In recent years the MPAA has pursued legal action against several pirate sites and the streaming service Pubfilm is one of their latest targets.
Hollywood’s industry group initially kept the lawsuit secret. This was done to prevent Pubfilm’s operator from moving to a new domain preemptively. While this strategy worked, Pubfilm didn’t throw in the towel.
Soon after the pubfilm.com domain name was suspended, the site moved to pubfilm.ac. And that wasn’t all. Pubfilm also started to actively advertise its new domain through Google Adsense to regain its lost traffic.
Today, close to a year has passed and Pubfilm is still around. The site moved from domain to domain and currently resides at Pubfilm.is and a few other domains that are advertised on the site.
All this time the company failed to responded in court, so the case saw little movement. This week, however, the MPAA made its demands clear and soon after the court issued a default against the site and its unknown operators.
“Defendants are Internet pirates who own, operate, and promote a ring of interconnected websites under the name “PubFilm” and variants thereof whose purpose is to profit from the infringement of copyrighted works,” the group wrote in its request.
Because of this continued infringement, the MPAA demanded the maximum amount of statutory copyright infringement damages. With 132 titles listed in the complaint, this totals nearly $20 million.
“Given the egregious circumstances of this case, Plaintiffs should be awarded the full amount of statutory damages of $150,000 for each of the 132 Works identified in the Complaint, for a total of $19,800,000,” the MPAA writes in its memorandum.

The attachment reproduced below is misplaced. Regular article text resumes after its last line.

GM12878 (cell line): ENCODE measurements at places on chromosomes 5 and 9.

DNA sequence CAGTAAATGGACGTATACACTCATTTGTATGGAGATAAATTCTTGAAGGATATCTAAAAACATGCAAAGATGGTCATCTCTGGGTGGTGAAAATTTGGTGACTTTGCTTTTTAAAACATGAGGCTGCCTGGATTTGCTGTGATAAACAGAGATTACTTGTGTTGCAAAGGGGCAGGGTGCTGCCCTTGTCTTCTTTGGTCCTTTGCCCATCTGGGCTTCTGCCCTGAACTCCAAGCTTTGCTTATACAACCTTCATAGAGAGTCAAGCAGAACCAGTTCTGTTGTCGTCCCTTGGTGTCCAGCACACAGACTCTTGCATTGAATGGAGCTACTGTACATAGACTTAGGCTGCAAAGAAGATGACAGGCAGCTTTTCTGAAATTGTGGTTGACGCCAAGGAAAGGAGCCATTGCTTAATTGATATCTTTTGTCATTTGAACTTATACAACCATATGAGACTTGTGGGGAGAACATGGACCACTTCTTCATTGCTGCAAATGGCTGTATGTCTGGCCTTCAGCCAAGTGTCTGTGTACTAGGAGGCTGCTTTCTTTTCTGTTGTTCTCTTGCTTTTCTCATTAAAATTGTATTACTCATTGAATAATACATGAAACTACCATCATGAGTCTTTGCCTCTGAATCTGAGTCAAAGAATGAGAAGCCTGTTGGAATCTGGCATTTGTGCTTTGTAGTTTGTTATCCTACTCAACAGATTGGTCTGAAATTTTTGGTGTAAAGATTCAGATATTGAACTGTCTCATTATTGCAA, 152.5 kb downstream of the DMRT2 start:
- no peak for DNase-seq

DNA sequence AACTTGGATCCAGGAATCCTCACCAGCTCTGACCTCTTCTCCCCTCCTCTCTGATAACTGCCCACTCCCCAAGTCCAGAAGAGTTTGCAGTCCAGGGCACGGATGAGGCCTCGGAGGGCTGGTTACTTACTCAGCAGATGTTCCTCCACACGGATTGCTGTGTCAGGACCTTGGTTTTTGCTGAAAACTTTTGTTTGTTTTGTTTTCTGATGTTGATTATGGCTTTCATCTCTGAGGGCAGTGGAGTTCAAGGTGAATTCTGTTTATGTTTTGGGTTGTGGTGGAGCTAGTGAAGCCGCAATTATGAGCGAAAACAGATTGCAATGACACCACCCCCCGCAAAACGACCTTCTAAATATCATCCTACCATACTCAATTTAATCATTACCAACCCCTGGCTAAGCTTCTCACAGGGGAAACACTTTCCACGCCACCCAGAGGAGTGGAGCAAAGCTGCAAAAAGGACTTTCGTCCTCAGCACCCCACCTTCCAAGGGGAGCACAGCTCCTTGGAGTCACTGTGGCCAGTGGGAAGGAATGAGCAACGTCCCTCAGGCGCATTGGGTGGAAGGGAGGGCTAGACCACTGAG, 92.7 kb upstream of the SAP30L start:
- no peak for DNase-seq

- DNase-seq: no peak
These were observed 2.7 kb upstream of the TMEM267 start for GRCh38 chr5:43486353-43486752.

In addition, the Hollywood studios requested a permanent injunction that will require domain registries to put associated domain names on hold and sign them over to the MPAA.
Both requests were granted by the court on Thursday.
Previously, several domain names were aready seized through a preliminary injunction that resulted in Pubfilm moving from domain to domain in recent months. While these seizures can be effective, not all domain registries will comply with a US court order.
One of Pubfilm’s main domain names at the moment uses the Icelandic .is cTLD. In the past, Iceland’s domain registry ISNIC told TorrentFreak that it would only take action when an Icelandic Court tells it to.
This means that the MPAA’s win might be one without teeth.
Getting millions of dollars from an anonymous site operator, presumably outside the United States, is not easy. And since the site still has several hard-to-shutdown domains, taking it offline isn’t that straightforward either.
The streaming site operators didn’t appear to be impressed by the legal battle either. For the time being, they seem more concerned with fighting fake versions, judging from their most recent Facebook update.